On the Critical Path of Change – Engagement
Back in the days that paddlewheel steamboats plied their way up and down America’s mighty Mississippi and Ohio rivers, carrying passengers and cargo, one of the critical activities for the boat’s crew was the regular testing of the depth of the river. It was essential to know if the depth was decreasing, so as to avoid running aground and possibly losing cargo – or lives. In fact, Samuel Clements took his pen name, “Mark Twain”, from a call frequently made regarding river depth. It meant “two fathoms” or 12 feet deep, indicating that the boat was in safe water.
The frequency of the measurement activity was important back then, in order to avoid catastrophe. Today, we see the same need for frequent action as modern day organizations embark upon journeys of change down their own rivers. These journeys are as fraught with their own kind of danger as any steamboat captain ever faced.
One critically important activity to ensure the success of the change journey is the frequent and effective engagement of the employees at all levels of the organization. All too often we have heard organizations “tell” their employees that change was coming, only to later “announce” what that change was. This was done with the expectation that that hundreds or thousands of people would just collectively say “Sure, no problem. That makes all the sense in the world.”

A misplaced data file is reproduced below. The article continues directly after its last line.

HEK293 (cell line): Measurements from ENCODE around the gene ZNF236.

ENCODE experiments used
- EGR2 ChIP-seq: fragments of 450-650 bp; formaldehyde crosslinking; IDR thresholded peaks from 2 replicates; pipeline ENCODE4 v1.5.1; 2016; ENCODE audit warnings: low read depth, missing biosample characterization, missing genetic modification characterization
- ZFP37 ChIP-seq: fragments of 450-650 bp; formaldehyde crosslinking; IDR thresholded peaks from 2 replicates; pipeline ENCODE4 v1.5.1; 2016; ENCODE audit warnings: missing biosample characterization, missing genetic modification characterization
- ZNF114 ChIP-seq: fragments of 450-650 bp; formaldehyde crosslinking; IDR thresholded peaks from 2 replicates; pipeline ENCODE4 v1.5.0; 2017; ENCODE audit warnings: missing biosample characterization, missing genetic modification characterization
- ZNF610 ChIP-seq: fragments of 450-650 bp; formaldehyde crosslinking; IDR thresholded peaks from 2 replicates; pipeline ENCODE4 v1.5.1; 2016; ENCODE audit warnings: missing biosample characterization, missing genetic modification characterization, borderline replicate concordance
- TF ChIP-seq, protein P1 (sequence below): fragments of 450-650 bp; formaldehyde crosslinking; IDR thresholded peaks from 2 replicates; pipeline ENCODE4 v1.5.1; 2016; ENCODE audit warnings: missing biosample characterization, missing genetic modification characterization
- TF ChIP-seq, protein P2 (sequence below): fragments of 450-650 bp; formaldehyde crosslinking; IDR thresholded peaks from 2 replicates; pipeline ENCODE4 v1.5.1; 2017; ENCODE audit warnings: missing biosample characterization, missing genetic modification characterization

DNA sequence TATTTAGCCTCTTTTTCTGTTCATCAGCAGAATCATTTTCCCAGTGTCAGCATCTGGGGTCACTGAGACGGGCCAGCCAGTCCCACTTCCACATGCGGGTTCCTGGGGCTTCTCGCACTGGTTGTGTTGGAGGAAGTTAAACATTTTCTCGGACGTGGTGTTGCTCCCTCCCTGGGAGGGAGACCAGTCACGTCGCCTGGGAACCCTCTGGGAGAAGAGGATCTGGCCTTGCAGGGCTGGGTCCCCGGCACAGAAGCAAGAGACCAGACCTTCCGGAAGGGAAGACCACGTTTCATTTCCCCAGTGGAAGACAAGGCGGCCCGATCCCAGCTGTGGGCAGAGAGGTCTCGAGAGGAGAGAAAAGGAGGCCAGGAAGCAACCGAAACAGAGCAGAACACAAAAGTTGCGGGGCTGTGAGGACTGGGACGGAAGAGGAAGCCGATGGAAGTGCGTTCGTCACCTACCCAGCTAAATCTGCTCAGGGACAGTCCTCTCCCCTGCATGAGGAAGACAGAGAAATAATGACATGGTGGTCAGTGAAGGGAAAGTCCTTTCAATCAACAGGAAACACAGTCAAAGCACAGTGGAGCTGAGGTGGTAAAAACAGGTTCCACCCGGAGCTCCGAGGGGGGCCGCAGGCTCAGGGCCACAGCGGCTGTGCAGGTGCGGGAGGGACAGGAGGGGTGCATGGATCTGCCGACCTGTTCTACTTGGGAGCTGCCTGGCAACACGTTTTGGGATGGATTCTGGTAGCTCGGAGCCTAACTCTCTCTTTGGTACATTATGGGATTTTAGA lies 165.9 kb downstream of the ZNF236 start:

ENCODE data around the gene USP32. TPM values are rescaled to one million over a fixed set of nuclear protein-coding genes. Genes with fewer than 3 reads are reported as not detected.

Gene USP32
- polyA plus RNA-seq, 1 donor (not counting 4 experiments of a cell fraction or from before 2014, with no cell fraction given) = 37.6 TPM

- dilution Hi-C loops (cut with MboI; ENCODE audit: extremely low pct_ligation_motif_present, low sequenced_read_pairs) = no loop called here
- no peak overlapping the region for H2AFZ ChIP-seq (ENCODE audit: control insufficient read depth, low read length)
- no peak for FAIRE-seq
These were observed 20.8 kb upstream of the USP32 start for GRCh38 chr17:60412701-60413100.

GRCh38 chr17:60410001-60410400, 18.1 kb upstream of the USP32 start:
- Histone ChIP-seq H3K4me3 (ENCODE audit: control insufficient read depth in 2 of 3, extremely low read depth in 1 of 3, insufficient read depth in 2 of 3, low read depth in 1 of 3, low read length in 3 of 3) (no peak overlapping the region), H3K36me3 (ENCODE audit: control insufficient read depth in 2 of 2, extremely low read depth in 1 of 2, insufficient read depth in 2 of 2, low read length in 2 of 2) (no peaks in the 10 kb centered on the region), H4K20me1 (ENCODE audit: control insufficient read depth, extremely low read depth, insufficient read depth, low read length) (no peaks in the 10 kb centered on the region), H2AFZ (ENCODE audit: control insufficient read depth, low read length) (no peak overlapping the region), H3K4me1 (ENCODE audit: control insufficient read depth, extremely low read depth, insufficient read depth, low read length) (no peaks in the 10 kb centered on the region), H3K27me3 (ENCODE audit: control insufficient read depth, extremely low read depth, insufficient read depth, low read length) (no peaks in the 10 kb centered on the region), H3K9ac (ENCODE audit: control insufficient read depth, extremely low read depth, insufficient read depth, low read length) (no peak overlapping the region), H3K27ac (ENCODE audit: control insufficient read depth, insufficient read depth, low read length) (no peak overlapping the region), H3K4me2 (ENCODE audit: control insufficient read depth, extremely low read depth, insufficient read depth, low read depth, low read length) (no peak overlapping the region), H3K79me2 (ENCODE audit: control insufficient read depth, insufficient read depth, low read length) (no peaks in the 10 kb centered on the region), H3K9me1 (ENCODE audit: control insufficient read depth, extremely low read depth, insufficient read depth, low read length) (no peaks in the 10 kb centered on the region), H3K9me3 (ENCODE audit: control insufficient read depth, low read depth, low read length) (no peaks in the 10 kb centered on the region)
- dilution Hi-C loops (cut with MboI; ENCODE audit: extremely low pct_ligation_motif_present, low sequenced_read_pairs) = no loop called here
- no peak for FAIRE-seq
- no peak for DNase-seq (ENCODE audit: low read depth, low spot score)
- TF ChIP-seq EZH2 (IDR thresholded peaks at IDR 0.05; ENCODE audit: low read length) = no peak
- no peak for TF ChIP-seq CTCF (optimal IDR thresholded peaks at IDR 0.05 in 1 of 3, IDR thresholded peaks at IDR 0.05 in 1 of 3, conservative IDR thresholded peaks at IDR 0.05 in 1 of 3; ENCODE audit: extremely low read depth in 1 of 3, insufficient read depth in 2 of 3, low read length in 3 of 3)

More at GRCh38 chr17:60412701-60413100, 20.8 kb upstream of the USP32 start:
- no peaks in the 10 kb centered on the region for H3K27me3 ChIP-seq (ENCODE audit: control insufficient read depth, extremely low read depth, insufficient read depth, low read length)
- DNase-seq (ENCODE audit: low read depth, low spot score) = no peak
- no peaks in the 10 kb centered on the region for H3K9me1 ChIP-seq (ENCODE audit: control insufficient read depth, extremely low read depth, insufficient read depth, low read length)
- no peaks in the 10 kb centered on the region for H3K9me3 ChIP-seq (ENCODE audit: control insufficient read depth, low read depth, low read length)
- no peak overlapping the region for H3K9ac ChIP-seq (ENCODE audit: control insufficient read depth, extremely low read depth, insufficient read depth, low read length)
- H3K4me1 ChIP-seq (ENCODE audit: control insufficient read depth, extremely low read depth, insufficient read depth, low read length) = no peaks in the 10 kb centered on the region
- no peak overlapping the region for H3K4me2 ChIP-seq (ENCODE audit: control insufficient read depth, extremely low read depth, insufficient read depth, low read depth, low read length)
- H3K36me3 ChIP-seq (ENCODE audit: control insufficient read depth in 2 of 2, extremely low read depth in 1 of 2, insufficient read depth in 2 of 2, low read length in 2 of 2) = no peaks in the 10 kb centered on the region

People don’t actually think, act or respond that way. They are suspicious of change and worried that it will be “done to them.” But the organizations that get their people involved in the need for the changes, the design of the changes, and the implementation of the changes, and encourage people to practice, test, challenge, and continuously improve upon the changes, typically see a significantly more successful and sustainable change journey for their businesses. The breadth and quality of the ideas and solutions, and the acceptance of them, is what makes the difference.
Through frequent engagement, just like testing the depth of the river, organizations can avoid ending their journeys on hidden rocks and sand dunes – obstacles that they did not need to hit.
Martin Thompson is a Client Partner at Evolve Partners. In his 27 years as a consultant, he has been a part of helping many clients achieve results that last, in a way that also builds their capabilities and ownership of the changes. He provides clients at all levels with valuable insights that help them navigate their way through the "breadth and depth" of operational improvement and organizational transformation.